I thought I’ve seen everything about Armenia on the second day of the tour but I was wrong. This country has more things to offer and places to see and although I had a rough start on this third day (refer on my previous post, Storytime: My Unpleasant Experience in Armenia), I didn’t let this affect me and ruin my vacation.
St. Gregory The Illuminator Cathedral
This Cathedral is the largest Armenian Apostolic Church in the world. Also known as the Church of Yerevan, it is located just minutes away from Republic Square; therefore, you should not miss the chance of visiting this place. The Cathedral is built in a small hill and you have to walk like 100 steps in order to get to the entrance. The church is not too big but its enough to house a community. Here’s some the picture that we took:
Due to the shortage of time, we didn’t spend much in the Cathedral and we headed directly to Cascade Complex. A good 30-minute walk will do in order for you to get to this place from St. Gregory Cathedral; however, Johann suggested that we should experience to use their metro station and we will then start walking once we arrived at the Republic Square station.
While walking towards Cascade, we can’t help but take pictures of the streets and tulip flowers! The 15-minute was extended to 30-minute walk due to our constant stops and me and Ate Maria were the usual culprits!
This is a long stairway made out of limestone. When I said long, I meant lonnngggg as it has like 8 to 10 stairs with 30 to 40 steps each stair but do not worry, there is a working escalator inside the complex that you can those if you don’t like or unable to climb the stairs. In my honest opinion, nothing is much to see in this place except maybe if you go inside the museum of this complex. I find the complex and their facilities old but it is well maintained. What I love about this place are the garden and the interesting sculptures surrounding the area.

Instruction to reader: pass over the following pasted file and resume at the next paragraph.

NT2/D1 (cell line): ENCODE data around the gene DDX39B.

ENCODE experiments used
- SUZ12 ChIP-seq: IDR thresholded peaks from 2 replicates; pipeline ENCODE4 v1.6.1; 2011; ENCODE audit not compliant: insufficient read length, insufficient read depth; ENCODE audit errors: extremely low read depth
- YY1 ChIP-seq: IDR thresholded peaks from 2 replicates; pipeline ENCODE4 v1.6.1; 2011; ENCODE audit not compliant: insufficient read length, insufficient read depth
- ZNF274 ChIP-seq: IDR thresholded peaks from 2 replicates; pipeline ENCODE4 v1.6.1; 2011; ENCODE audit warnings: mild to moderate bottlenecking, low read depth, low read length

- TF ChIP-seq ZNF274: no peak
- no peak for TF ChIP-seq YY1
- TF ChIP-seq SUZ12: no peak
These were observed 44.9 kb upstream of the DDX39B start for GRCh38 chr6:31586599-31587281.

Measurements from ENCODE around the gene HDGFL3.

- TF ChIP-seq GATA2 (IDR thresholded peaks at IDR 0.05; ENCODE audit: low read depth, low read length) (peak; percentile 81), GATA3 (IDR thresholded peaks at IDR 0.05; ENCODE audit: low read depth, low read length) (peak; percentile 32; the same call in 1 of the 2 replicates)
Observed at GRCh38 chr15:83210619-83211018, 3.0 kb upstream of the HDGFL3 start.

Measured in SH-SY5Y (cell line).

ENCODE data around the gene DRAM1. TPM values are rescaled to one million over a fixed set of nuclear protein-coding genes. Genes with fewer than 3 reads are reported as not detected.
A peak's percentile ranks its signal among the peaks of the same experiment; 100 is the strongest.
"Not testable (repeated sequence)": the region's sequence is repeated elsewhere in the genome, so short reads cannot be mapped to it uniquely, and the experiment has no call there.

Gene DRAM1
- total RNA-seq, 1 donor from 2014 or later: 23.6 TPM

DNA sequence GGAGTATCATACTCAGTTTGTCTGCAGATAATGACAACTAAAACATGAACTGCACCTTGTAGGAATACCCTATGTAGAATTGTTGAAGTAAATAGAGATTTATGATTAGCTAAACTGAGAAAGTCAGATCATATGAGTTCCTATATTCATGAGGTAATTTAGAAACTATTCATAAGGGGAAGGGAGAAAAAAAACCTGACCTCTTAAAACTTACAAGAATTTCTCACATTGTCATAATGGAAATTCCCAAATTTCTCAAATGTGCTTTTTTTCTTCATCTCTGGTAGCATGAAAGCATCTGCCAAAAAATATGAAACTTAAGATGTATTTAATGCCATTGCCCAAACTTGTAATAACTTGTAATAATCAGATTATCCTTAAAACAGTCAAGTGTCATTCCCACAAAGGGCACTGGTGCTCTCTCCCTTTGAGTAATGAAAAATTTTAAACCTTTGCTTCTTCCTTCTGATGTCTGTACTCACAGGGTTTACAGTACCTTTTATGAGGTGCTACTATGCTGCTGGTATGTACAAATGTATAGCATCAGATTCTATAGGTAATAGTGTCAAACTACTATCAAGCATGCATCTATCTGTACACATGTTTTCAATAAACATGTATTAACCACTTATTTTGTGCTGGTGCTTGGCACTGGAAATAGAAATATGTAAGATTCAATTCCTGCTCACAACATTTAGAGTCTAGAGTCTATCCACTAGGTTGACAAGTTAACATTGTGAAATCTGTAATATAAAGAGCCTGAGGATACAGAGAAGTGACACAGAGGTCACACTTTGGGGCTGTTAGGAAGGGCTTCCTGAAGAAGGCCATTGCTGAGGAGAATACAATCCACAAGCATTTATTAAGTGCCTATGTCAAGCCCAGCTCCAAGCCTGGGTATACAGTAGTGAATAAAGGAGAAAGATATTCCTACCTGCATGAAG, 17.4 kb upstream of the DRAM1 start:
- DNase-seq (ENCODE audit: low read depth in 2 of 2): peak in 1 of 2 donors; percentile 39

After 30 minutes of roaming around Cascade Complex, we decided to now go to our next destination which is Khor Virap. Due to some errands, Johann did not go with us and he bid his goodbyes to everyone. Hayk, his Armenian friend, would be now our tour guide.
Is a monastery located on the Ararat plains and is near the border of Turkey. This is the place where St. Gregory, the patron saint of Armenia, was kept in the dungeon for 13 years. According to history, his father assassinated one of the kings of Armenia (Khrosrov II) and was put to their together with his wife and children. St. Gregory escaped the execution with the help of their helpers and he was raised in Turkey. He was baptized as a Christian and got married in Turkey but went back to Armenia to atone his father’s crime. When the king of Armenia, son of the Khrosrov II heard about his comeback, he ordered for the imprisonment of St. Gregory. He was only released from the dungeon when the king got ill and someone had dreamt about him curing the king.
What I really love this place is not scenery and not the monastery but the history of the place itself. It felt amazing that you landed your feet in one of the most historic places in the world and how much more when you get to experience going down the dungeon where St. Gregory was held captive.
Undeniably, my most favorite monastery in Armenia. It is a 13th-century old monastery that is located in the middle of the red canyons. I could not explain how breathtaking the place is. Good thing the Mongols, when they conquered Armenia, spared the destruction of this monastery for us to see this marvelous architecture.
However, I was kinda drunk due to the fact that we went to a local farmer and had some glasses of wine and shots of vodka (more on this in my next post). As much as I want to take some beautiful pictures, I was kinda sleepy and tipsy at the time.
Part 2 of our day 3 in Armenia where we got to experience how it feels, eats, and drinks like an Armenian!